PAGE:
Treasures of the Black Death

Catchy title, innit? I can’t claim credit, though. It’s the name of an exhibit of medieval jewelry at the Wallace Collection in London.

The 14th century jewels come from two hoards — one uncovered in Colmar, France, in 1863, the other in Erfurt, Germany, in 1998 — most likely buried by Jews in fear of their lives during the Black Death when gentiles blamed them for causing the plague.

The entire Jewish population of Colmar was massacred in January 1349, and 1000 Erfurt Jews were slaughtered in one day in March 1349, so probably whoever buried their most precious treasures never had a chance to retrieve them because they were killed during these pogroms, died of plague or were expelled never to return.

Most of the surviving gold and silver treasures from this time are ecclesiastical, since secular gold and silverwork tended to be remade later into more fashionable jewellery or melted down for coinage. But here we can see what fashionable men and women about town were wearing 650 years ago: lumpily gaudy brooches with tiny heraldic lions roaring among boulders of sapphire and garnet; belt fittings with robed figures and serpentine beasts in gothic niches; silver-gilt clasps in the form of fleurs-de-lis, dragons and flowers.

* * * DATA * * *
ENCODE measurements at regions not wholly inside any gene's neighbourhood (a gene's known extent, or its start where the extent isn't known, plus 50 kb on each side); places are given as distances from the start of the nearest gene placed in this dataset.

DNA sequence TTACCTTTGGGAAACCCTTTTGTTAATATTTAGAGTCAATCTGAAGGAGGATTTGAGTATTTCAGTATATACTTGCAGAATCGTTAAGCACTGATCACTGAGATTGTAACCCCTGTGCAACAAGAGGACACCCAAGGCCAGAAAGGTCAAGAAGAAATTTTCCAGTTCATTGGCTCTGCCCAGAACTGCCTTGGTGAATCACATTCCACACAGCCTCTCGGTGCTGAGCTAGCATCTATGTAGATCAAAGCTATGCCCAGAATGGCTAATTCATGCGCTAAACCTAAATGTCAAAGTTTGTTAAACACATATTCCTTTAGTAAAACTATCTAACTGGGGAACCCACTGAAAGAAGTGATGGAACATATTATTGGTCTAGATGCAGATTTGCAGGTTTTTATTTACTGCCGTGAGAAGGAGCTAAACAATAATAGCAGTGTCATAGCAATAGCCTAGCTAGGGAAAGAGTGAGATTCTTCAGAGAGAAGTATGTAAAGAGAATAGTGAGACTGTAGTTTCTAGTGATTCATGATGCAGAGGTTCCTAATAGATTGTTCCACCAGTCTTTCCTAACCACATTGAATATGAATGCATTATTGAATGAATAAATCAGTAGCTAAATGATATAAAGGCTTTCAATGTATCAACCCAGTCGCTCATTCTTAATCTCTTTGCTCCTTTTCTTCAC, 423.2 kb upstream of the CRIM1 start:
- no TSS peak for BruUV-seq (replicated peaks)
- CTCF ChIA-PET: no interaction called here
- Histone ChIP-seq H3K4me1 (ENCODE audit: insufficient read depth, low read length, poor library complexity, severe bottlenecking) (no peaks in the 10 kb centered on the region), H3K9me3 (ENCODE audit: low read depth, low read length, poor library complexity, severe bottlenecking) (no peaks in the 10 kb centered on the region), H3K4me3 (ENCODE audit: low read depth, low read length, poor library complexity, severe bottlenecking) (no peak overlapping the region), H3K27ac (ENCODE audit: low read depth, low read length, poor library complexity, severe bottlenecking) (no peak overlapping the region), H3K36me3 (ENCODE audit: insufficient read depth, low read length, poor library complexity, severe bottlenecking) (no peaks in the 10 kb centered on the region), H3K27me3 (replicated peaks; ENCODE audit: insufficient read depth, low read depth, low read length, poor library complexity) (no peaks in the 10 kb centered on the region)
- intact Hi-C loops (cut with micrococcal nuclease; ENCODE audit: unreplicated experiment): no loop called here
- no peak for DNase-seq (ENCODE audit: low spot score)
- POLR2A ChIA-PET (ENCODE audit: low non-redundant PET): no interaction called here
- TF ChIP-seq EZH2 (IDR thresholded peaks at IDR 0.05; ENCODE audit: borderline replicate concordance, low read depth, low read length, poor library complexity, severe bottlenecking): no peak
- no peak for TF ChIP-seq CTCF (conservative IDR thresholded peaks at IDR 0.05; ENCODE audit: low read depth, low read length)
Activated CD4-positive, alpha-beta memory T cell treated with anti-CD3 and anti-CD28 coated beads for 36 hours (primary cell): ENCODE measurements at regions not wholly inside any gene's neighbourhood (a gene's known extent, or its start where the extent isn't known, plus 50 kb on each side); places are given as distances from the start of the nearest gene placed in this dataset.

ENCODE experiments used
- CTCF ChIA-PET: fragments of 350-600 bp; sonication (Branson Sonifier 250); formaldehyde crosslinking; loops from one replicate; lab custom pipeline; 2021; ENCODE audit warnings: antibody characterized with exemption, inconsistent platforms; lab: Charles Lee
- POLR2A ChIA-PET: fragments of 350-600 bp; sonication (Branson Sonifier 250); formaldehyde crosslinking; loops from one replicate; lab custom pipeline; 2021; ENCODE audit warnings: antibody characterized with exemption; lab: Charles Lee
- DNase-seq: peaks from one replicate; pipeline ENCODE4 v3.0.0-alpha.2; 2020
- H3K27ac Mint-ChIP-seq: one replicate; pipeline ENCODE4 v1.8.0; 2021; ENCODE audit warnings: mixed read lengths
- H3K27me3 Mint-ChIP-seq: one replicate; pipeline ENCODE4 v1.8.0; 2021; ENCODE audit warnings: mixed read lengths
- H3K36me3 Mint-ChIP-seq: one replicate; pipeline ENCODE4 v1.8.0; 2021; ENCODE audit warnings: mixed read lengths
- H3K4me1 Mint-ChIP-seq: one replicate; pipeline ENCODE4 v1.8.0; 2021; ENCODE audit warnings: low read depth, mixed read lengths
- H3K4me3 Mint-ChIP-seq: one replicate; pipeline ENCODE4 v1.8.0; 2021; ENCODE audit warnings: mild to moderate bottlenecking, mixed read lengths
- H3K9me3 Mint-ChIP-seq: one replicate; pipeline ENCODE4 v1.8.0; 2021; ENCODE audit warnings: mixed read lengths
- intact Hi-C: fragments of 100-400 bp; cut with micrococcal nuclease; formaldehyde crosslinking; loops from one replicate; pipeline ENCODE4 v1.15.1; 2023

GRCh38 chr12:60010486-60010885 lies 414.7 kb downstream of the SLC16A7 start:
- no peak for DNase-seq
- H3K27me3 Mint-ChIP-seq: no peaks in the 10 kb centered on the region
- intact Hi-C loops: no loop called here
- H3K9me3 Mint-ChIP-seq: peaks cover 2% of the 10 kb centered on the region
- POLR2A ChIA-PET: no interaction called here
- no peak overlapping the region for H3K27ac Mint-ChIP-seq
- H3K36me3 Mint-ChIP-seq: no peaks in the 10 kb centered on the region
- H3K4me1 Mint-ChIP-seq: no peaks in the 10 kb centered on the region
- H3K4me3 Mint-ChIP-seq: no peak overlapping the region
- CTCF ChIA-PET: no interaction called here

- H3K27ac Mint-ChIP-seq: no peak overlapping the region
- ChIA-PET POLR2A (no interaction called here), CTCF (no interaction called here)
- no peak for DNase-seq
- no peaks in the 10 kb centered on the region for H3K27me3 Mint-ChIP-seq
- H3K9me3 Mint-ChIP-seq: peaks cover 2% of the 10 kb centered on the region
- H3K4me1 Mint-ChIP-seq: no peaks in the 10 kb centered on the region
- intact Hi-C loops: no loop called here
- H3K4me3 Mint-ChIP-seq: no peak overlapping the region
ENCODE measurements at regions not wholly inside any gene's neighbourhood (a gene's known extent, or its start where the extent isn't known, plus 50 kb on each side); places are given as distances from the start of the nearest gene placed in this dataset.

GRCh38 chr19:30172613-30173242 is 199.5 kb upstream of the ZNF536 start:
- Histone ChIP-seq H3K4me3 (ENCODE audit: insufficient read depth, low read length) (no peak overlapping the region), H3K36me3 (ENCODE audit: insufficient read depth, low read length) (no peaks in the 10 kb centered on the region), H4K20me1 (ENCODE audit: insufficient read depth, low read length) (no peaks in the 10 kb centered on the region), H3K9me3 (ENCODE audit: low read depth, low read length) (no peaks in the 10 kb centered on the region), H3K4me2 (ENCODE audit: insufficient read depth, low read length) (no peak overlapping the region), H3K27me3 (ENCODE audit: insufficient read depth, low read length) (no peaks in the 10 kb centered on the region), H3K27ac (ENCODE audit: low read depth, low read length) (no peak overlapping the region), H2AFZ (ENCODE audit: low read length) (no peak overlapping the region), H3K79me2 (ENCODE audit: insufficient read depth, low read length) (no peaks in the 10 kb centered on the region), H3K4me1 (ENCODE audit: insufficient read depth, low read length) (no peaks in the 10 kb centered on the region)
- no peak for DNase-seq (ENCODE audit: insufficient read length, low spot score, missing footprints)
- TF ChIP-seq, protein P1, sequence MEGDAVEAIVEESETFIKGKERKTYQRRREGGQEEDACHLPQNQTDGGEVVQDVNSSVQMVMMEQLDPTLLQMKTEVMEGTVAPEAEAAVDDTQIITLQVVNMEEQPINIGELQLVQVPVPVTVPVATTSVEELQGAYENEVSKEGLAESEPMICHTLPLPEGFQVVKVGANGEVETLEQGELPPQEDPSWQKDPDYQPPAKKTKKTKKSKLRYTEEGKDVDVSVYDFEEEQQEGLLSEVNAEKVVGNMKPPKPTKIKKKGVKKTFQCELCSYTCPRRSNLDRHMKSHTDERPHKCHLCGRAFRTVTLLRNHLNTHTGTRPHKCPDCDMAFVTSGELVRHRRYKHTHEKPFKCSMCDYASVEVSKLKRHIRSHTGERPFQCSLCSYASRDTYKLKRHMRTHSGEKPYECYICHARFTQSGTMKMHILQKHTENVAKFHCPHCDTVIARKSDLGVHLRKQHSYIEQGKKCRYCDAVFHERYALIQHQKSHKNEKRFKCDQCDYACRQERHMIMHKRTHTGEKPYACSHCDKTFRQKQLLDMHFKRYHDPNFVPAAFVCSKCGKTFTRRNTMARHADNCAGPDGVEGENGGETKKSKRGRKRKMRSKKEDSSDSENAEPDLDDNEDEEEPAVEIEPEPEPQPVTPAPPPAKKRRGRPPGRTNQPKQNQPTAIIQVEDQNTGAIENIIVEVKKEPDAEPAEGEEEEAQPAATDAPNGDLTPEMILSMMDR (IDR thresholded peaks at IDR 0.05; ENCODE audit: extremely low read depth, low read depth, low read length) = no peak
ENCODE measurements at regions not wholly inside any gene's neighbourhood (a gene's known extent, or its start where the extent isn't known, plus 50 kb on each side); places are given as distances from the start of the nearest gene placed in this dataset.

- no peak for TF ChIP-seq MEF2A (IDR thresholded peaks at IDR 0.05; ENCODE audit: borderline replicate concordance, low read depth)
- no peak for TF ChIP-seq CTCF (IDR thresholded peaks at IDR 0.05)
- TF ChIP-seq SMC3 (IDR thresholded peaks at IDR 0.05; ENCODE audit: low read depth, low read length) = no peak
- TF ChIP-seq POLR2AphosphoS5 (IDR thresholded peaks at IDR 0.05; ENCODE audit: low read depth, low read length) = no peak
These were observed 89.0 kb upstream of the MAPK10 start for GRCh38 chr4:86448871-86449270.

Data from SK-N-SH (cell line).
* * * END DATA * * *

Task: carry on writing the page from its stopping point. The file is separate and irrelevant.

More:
There is also a handy cosmetic set that would have hung from a belt, comprising a little silver flask that may have contained scent, a tiny scoop for ear-cleaning, and attachments for other beauty tools. Some of the symbols could do sentimental service on charm bracelets today: clasping hands, a padlock, a bow poised to shoot love’s arrow.

Many of the objects relate to marriage. The star exhibit, from Erfurt, is a gold Jewish wedding ring (pictured [left]), shaped like a hexagonal building – symbolising both the marital home and the Temple of Jerusalem – with gothic arches, gables and a pyramidal roof on which is inscribed mazel tov (good wishes). The same slogan adorns two similar rings, from Colmar and from a hoard found in Weissenfels, Germany. These large and precious pieces were worn only on the day of the wedding ceremony.

The exhibition runs until May 10th and admission is free.

Once the Erfurt hoard returns to Germany it will go permanently on display in what was once the Erfurt synagogue.

Built around 1100 A.D., the Old Synagogue is thought to be the oldest standing synagogue in Europe. Many parts of the building are original, including, notable for its rarity, the roof.

It was used as a warehouse after the 1349 massacre until it became a dance hall in the late 19th c. Nazis partied the night away there, unaware of its history.